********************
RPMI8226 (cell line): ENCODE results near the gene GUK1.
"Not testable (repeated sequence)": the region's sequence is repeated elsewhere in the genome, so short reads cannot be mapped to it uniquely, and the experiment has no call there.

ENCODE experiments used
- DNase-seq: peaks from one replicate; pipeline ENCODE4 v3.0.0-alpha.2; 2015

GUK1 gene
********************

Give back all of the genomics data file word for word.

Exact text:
RPMI8226 (cell line): ENCODE results near the gene GUK1.
"Not testable (repeated sequence)": the region's sequence is repeated elsewhere in the genome, so short reads cannot be mapped to it uniquely, and the experiment has no call there.

ENCODE experiments used
- DNase-seq: peaks from one replicate; pipeline ENCODE4 v3.0.0-alpha.2; 2015

GUK1 gene